Lowell is on a roll in the beginning of the poem, describing things by pairing them with their opposites. He starts us off with this "up is down" type of description to prepare us for the jumping around he's going to do with the subject matter throughout the poem. The strange pairs also make for very interesting and engaging descriptions. Sometimes things are even clearer when they're set off by something you wouldn't normally match them with (which is why black stands out so well against white, and why caramel and salt seems really weird, but tastes insanely delicious). Let's take a look at the first stanza where he really bombards us with these unlikely pairs.
- Line 1 ("South Boston"): This one is particularly sneaky, because South Boston is a real place. But Boston is in the north, not the south. The phrase gives us a little pause because we're about to embark on a poem that's all about the war between the North and South. Lowell gets us on our toes right away.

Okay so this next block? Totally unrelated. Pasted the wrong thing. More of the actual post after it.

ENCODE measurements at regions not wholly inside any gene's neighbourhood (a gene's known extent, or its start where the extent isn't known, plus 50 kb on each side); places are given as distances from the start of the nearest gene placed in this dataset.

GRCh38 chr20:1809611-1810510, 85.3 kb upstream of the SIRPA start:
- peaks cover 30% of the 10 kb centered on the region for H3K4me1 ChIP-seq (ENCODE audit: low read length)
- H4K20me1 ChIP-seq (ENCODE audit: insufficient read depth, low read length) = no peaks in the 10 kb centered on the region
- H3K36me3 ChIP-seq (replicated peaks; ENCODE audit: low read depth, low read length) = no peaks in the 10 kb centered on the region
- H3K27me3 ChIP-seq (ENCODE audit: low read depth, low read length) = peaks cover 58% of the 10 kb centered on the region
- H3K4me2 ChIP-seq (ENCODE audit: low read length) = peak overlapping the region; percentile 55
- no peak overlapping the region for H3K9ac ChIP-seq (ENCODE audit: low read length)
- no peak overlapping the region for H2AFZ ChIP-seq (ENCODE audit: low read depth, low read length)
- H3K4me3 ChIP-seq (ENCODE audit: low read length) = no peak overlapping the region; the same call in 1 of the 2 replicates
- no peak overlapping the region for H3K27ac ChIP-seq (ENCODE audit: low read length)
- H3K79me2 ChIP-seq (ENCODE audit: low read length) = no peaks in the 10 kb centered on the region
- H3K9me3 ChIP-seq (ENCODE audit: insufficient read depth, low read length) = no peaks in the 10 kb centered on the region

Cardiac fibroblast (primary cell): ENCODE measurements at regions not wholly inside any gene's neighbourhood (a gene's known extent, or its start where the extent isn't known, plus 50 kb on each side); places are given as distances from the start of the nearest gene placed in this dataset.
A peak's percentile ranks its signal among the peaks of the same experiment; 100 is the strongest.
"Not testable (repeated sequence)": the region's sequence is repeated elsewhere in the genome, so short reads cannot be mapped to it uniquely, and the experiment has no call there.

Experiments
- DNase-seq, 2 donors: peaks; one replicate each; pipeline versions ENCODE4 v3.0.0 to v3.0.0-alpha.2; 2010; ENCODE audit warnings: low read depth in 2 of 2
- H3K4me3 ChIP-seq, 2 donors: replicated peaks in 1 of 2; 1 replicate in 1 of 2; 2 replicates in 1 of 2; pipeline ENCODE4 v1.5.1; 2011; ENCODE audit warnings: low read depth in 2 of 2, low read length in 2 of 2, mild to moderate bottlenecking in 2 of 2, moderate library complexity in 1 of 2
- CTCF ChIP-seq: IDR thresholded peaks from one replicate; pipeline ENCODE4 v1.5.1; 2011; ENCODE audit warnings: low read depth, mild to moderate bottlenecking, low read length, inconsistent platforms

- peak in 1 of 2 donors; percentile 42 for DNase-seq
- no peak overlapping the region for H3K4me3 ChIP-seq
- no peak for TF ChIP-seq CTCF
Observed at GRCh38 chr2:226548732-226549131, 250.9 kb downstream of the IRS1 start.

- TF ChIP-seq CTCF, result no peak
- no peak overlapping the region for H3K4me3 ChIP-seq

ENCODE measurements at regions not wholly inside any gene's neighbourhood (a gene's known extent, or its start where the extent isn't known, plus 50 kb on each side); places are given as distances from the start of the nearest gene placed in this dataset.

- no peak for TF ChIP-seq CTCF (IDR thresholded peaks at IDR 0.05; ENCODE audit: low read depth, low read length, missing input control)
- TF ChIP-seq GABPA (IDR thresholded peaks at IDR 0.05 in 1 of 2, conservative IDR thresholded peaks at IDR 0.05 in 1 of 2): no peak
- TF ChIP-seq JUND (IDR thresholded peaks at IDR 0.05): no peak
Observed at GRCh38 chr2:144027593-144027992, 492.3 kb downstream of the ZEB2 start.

- Line 2 ("Sahara of snow"): There is no snow in the Sahara! In fact, it's one of the hottest, driest places on the planet. The description works well, though—the heavy blanket over the abandoned aquarium makes it look particularly deserted and desolate.
- Line 3 ("The bronze weathervane cod has lost half its scales."): On one hand, this line makes perfect sense. The weathervane is worn because it's so old. But if you think about it, it's kind of strange to think of a fish (the cod) being up on top of a building, instead of in water. Ever heard the expression "fish out of water"? That's exactly what we're talking about.
- Line 4 ("The airy tanks are dry."): "Air" and "dry" are not the usual words to describe fish tanks—"wet" and "cool" might be a more likely description. But again, this makes perfect sense. The fish tanks are no longer what they used to be. There's no more water in them, and they have that airy, deserted feeling that we were just introduced to in line 2 ("Sahara of snow").